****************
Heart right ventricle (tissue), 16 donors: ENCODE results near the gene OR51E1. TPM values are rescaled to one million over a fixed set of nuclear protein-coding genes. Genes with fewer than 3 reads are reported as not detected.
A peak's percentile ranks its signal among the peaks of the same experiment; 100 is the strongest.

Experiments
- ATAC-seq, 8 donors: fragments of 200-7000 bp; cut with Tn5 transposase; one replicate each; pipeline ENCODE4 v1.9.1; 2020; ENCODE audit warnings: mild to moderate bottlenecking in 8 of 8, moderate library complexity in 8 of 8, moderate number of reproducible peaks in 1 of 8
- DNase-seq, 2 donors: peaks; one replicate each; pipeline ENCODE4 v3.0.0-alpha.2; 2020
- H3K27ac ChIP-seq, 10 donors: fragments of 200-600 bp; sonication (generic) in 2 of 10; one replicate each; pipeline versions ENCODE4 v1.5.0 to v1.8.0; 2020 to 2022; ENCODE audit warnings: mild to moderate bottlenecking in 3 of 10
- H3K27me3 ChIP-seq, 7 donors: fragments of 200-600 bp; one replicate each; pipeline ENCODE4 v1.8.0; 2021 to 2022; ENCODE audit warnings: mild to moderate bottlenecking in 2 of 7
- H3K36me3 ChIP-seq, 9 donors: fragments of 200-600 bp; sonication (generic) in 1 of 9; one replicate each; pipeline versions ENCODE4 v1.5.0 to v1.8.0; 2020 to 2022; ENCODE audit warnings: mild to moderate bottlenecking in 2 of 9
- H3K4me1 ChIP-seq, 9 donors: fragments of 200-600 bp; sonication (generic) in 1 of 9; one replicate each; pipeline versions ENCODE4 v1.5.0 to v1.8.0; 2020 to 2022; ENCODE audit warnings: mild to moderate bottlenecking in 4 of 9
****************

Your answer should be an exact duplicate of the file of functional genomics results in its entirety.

Heart right ventricle (tissue), 16 donors: ENCODE results near the gene OR51E1. TPM values are rescaled to one million over a fixed set of nuclear protein-coding genes. Genes with fewer than 3 reads are reported as not detected.
A peak's percentile ranks its signal among the peaks of the same experiment; 100 is the strongest.

Experiments
- ATAC-seq, 8 donors: fragments of 200-7000 bp; cut with Tn5 transposase; one replicate each; pipeline ENCODE4 v1.9.1; 2020; ENCODE audit warnings: mild to moderate bottlenecking in 8 of 8, moderate library complexity in 8 of 8, moderate number of reproducible peaks in 1 of 8
- DNase-seq, 2 donors: peaks; one replicate each; pipeline ENCODE4 v3.0.0-alpha.2; 2020
- H3K27ac ChIP-seq, 10 donors: fragments of 200-600 bp; sonication (generic) in 2 of 10; one replicate each; pipeline versions ENCODE4 v1.5.0 to v1.8.0; 2020 to 2022; ENCODE audit warnings: mild to moderate bottlenecking in 3 of 10
- H3K27me3 ChIP-seq, 7 donors: fragments of 200-600 bp; one replicate each; pipeline ENCODE4 v1.8.0; 2021 to 2022; ENCODE audit warnings: mild to moderate bottlenecking in 2 of 7
- H3K36me3 ChIP-seq, 9 donors: fragments of 200-600 bp; sonication (generic) in 1 of 9; one replicate each; pipeline versions ENCODE4 v1.5.0 to v1.8.0; 2020 to 2022; ENCODE audit warnings: mild to moderate bottlenecking in 2 of 9
- H3K4me1 ChIP-seq, 9 donors: fragments of 200-600 bp; sonication (generic) in 1 of 9; one replicate each; pipeline versions ENCODE4 v1.5.0 to v1.8.0; 2020 to 2022; ENCODE audit warnings: mild to moderate bottlenecking in 4 of 9